Few words fit together quite as nicely as loneliness and longing. They are both profoundly sad states of being, they evoke melancholy and desire. It is difficult to feel a true and deep sense of loneliness without longing; it is not a state of simply being alone, there is nearly always a sense wanting and waiting. And that is longing. Longing is by nature, a state of dissatisfaction and unhappiness; it is something that is needed and desired to the point of affecting the way we feel the world.
Somehow, there is a kind of unifying factor in films that explore loneliness and longing. It is perhaps, that sense of commonality that it evokes, this sudden sense that so many of us are reaching for impossible dreams and loves. It is a kind of acceptance, and I suppose many people long for that as well.
Some films are purposefully alienating though. Scorsese’s Taxi Driver comes to mind; I think to a certain extent, many can empathize with Travis Bickle’s otherness, perhaps even his social awkwardness. He is so far gone though that his loneliness become frightening and compulsive. Travis is not without longing either, and it motivates him to commit acts of great violence. How far removed is alienation from loneliness?
1 : a withdrawing or separation of a person or a person’s affections from an object or position of former attachment : estrangement
Does this mean that alienation is a kind of wilful loneliness? Separation implies some kind of lack of control, but withdrawal is something else entirely. Is it still loneliness when it is wilful estrangement? Is Travis’ loneliness willing; he is psychotic, he is broken from war, does he have enough control over his state of mind to really wilfully withdraw from society. He has strong hate for many social structures, institutions and groups, but which came first? Hatred or loneliness? Impossible to say.
Why do we hate or fear characters like Bickle, even the ones that are seemingly harmless like Holden Caulfield in The Catcher in the Rye. I remember reading the book in high school, and I was shocked by how many people hated it. The reasons were often quite shallow, some related the “impossible” writing structure, but most seemed aimed at Holden. He was self-absorbed, deluded, violent, disgusting, unsympathetic… he lied, he hurt… he was a coward, and well… a phony. It’s an evaluation of his character that completely ignores the real suffering that Holden is experiencing; his psychological and emotional issues, and yet even when some of my classmates acknowledged these realities, their hatred persisted. Is it because he ought to be happy? His parents are wealthy; he lives in the “greatest” city in the world, and is sent to all the best schools. He is also apparently good looking and seemingly, quite intelligent. He should be happy, even with the loss of his brother; he should learn to manage his pain. Do we hate him because he has everything? Or because he has nothing and everything at the same time? Is it simply a case of not understanding? I’m not quite sure, it’s pure speculation, I always felt deeply for Holden.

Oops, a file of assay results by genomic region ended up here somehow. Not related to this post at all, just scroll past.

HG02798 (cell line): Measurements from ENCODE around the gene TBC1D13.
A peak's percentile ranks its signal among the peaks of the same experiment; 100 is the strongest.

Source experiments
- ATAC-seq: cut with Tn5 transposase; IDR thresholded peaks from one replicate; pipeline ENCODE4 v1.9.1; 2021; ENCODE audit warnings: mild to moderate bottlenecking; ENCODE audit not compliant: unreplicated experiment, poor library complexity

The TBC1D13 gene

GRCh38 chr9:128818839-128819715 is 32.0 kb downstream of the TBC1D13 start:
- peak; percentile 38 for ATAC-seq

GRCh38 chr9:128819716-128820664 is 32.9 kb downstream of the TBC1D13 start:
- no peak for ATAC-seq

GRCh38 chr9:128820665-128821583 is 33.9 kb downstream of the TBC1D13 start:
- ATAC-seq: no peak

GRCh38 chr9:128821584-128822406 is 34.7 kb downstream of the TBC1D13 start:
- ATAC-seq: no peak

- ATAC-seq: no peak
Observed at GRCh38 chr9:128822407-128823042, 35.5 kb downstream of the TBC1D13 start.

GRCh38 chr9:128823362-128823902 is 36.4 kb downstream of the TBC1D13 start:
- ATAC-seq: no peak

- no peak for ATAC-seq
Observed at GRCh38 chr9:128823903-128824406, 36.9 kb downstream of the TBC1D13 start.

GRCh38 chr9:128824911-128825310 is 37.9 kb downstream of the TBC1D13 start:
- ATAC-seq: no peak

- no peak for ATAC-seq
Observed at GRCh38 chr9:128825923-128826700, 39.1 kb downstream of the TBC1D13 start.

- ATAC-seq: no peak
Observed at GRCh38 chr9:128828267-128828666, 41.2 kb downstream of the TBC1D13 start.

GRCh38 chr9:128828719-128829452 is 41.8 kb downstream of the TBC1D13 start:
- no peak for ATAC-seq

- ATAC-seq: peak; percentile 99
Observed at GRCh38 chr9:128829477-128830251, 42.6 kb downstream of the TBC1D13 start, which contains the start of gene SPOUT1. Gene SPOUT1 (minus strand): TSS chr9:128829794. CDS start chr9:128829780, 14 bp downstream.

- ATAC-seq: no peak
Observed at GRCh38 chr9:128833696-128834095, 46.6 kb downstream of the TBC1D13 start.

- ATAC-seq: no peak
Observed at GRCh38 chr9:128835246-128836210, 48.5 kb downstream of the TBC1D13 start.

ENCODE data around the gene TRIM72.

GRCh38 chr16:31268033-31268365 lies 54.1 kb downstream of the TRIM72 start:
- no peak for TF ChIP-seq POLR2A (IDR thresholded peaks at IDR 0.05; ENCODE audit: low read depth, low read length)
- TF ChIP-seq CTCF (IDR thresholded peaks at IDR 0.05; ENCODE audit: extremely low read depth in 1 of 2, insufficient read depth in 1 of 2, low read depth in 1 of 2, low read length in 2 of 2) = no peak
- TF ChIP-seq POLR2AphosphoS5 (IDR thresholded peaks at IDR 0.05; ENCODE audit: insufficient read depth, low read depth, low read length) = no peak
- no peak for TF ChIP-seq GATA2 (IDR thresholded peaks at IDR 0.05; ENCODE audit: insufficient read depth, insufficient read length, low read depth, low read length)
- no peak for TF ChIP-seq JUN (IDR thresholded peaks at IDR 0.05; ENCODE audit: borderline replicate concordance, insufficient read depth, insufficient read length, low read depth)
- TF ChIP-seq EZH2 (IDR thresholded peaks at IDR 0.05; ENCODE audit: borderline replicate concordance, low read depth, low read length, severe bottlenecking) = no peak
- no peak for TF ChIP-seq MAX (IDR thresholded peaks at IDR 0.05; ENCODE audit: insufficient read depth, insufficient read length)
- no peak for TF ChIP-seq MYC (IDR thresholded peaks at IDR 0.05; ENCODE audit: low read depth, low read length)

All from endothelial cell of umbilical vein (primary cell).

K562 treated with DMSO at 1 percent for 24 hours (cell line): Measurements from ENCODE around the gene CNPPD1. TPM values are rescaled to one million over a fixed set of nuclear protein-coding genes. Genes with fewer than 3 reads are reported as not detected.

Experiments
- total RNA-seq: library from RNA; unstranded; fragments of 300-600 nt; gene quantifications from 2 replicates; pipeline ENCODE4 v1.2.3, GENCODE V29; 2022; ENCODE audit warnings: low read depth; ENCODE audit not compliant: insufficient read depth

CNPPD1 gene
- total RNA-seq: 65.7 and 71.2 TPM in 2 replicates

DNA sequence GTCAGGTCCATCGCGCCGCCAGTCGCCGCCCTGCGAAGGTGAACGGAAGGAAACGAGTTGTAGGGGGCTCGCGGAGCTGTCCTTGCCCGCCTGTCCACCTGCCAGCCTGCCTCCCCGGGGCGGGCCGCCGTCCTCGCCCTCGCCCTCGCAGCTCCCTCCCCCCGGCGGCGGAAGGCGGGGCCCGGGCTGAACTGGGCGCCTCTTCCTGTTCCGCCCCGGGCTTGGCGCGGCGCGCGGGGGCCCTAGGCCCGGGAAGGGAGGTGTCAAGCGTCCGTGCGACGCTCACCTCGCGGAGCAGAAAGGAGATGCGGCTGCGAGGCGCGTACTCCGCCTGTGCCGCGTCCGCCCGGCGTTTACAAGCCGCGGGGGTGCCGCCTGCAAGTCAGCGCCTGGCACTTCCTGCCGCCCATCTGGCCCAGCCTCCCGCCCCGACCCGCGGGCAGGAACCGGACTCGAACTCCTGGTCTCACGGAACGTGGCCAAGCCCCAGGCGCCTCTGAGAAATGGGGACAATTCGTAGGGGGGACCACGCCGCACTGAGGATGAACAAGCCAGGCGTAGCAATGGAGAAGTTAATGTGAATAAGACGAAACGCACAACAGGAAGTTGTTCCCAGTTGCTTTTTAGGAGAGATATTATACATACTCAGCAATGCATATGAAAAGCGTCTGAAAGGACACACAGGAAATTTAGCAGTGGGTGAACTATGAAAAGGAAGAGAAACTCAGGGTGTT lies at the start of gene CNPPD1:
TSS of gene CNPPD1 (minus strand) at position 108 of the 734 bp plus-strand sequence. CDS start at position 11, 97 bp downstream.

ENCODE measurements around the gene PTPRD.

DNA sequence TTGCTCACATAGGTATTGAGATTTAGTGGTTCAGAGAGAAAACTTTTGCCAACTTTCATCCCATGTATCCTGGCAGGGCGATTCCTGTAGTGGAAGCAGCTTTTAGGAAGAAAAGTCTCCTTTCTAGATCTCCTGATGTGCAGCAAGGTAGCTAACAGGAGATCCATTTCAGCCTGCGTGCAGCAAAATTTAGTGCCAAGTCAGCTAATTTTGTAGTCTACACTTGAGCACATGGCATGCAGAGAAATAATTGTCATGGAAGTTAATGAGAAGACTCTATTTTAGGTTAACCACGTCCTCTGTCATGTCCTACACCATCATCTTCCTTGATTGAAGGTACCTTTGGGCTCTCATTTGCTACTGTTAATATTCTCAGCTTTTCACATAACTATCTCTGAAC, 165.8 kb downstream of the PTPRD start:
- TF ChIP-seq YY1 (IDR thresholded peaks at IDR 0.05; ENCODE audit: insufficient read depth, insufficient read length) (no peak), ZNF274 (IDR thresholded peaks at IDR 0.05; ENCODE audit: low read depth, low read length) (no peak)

Back to cinema, it’s been too long since I’ve read the Catcher in the Rye.
Aside from general personal feelings of loneliness, what spurred this outburst of emotion, speculation and self-reflection? A bit of music: Yumeji’s theme from Wong Kar-wai’s In the Mood for Love. It almost seems as loneliness and longing were conceived to describe the atmosphere of that film. There is so much wanting and waiting in that film; so much despair. It seems impossible that you could fear love so much. Then again, the fear in this case comes from a displaced sense of loyalty and a fear of conflating lust with love. Even if they consummate their relationship and desires, they are lost, and alone. Maybe we are all islands. Then again, maybe not, Chungking Express gives me hope.
Perhaps, Perhaps, Perhaps
At this moment, I almost wonder how many individual films that touch on what I’m feeling I could name before I falling asleep (which would be a blessing at this point). To talk about certain films seems redundant, or at least uninteresting. The Machinist is about loneliness or alienation… let’s settle on alienation in this case, but it’s of no interest to me. Probably because it’s a bad movie.
Also, listening to Leonard Cohen consistently has an inspiring effect; it reminds me of how alone I am.